Elon Musk has a lot on his plate right now. The founder of SpaceX, Tesla Motors, and PayPal, he’s also spearheading an effort to make the Hyperloop – the uber-fast transportation system of the future – a reality.
But the entrepreneur also has his sights set on the Internet.
No matter how ubiquitous the web may seem to anyone reading this article right now, there is still a shockingly high portion of the global population which doesn’t have access. Roughly 3.8 billion people live in areas too remote to be wired to the worldwide infrastructure.
But earlier this month, SpaceX filed a request with the US Federal Communications Commission for permission to encircle the planet with telecom satellites capable of beaming the Internet to anywhere on Earth.
The technology for satellite Internet has existed for a while, but has suffered practical setbacks. The distance at which most satellites orbit isn’t exactly conducive to reliable service. Placing satellites in low Earth orbit – as SpaceX plans to do – allows for better connections, but decreases range.
Google – which has now invested in SpaceX’s efforts – announced a similar plan in 2014, and estimated it would need 180 satellites in order to span the whole planet. But Musk has an even grander strategy. SpaceX’s plan calls for 4,000 satellites to remain in orbit.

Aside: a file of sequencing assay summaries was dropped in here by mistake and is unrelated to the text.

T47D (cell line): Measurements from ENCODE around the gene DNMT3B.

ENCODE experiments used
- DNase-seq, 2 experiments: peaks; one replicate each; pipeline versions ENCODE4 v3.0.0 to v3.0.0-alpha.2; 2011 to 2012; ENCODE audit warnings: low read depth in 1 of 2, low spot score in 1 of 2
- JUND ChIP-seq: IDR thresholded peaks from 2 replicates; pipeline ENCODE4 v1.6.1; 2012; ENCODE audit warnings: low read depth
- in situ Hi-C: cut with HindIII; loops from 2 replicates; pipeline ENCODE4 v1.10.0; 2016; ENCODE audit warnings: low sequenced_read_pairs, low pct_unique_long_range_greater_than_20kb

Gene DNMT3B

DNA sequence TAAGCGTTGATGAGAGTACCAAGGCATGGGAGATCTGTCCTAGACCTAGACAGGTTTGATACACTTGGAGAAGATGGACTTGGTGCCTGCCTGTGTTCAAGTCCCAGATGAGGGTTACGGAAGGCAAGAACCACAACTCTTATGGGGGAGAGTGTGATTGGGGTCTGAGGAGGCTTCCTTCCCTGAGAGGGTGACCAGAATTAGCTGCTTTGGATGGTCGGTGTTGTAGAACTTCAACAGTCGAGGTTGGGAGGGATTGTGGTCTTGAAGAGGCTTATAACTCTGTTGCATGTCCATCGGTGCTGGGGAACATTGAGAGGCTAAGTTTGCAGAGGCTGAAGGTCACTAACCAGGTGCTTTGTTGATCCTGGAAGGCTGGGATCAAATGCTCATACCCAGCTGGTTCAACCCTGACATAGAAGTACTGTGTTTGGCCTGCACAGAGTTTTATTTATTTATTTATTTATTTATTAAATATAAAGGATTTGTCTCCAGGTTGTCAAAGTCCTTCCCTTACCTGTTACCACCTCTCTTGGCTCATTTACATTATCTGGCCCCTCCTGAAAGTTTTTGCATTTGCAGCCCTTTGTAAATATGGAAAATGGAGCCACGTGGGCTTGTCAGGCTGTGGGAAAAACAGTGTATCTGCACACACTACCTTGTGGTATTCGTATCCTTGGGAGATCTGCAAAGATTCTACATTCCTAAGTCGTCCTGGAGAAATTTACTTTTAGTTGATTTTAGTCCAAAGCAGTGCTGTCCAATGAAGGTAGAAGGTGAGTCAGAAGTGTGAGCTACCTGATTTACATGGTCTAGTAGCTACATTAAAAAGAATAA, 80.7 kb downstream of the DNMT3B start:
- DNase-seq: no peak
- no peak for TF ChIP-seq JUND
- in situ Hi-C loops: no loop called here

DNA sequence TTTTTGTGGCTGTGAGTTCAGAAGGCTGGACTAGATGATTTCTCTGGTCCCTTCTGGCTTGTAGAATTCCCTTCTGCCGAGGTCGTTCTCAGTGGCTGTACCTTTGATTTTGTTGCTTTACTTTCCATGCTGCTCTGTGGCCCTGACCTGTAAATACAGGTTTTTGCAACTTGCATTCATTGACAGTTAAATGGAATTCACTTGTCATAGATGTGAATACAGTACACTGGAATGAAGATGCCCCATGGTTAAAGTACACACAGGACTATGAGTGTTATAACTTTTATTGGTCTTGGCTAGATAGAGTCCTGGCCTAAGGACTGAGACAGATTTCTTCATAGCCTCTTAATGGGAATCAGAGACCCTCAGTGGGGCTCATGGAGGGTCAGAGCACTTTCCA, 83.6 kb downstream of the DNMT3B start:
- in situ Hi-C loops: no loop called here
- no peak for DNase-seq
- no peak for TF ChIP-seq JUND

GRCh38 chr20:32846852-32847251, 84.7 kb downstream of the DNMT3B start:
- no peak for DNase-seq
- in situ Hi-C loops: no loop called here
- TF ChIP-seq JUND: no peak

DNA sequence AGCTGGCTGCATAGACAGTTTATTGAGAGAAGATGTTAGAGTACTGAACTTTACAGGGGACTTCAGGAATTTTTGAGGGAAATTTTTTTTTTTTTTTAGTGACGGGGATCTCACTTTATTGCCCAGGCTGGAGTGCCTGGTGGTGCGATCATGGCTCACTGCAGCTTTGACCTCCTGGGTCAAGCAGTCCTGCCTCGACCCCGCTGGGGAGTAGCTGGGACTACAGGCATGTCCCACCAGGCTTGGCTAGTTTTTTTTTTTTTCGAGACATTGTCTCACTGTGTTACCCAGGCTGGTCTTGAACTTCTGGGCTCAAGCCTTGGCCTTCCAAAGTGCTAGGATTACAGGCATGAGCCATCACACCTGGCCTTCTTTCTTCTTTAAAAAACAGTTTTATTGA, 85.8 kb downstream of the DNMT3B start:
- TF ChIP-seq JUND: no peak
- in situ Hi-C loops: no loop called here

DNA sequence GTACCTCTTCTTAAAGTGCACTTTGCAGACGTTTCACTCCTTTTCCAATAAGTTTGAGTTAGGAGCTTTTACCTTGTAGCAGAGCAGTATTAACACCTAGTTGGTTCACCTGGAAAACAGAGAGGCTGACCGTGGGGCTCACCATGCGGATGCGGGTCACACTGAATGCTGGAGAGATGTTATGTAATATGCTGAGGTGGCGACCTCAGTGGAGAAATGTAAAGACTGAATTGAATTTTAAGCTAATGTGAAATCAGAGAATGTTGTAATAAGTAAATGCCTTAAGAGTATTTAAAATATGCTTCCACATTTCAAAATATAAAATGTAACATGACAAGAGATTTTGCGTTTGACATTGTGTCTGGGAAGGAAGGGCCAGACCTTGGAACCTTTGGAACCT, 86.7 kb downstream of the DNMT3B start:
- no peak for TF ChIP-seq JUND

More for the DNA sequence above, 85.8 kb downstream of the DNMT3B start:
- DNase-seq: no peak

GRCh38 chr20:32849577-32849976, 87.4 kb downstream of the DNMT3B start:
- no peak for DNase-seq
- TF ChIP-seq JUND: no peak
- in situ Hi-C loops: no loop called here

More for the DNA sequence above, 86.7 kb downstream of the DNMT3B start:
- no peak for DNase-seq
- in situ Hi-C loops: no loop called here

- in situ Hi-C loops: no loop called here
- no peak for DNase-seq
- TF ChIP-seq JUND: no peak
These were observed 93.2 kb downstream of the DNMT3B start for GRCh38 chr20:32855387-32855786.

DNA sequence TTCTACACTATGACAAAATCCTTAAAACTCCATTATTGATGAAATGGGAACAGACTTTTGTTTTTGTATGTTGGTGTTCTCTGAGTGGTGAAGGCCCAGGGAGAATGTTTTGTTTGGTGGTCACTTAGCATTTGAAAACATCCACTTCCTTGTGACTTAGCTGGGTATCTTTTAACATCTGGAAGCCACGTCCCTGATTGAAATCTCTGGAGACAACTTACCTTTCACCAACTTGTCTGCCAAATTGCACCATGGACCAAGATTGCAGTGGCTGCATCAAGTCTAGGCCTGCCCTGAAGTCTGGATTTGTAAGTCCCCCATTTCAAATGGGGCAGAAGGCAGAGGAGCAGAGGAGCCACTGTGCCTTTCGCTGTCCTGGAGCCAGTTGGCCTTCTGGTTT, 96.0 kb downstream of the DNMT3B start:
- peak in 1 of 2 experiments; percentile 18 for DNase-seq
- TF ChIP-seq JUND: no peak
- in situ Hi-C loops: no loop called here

How much is all of that going to cost? The company hasn’t officially released any estimates yet, but Google said it would set aside over $1 billion. In January, Musk told Businessweek that he expected the system to reach at $10 billion.
Still, SpaceX may have an advantage. With its primary focus on aerospace, SpaceX could streamline the launch process. Whereas any competitors would have to rely on third party entities to launch its satellites, SpaceX can use its own rockets.
And SpaceX isn’t the only one trying to elbow its way into low Earth orbit. OneNet, founded by Greg Wyler and backed by Richard Branson’s Virgin Group, has already seized a number of licensing rights for its own satellite Internet project.
"Greg has the rights, and there isn’t space for another network," Branson told Businessweek. "If Elon wants to get into this area, the logical thing for him would be to tie up with us and if I were a betting man, I would say the chances of us working together rather than separately would be much higher."
While satellites could make the web truly global, there could also be an added long-term benefit. Speaking to Stephen Colbert last week, Musk offhandedly indicated that Mars could be terraformed by nuking the planet’s polar regions.
If SpaceX has broad sights set on colonizing the Red Planet – something NASA is also looking into – then satellites could be crucial in adding another planet to the worldwide web.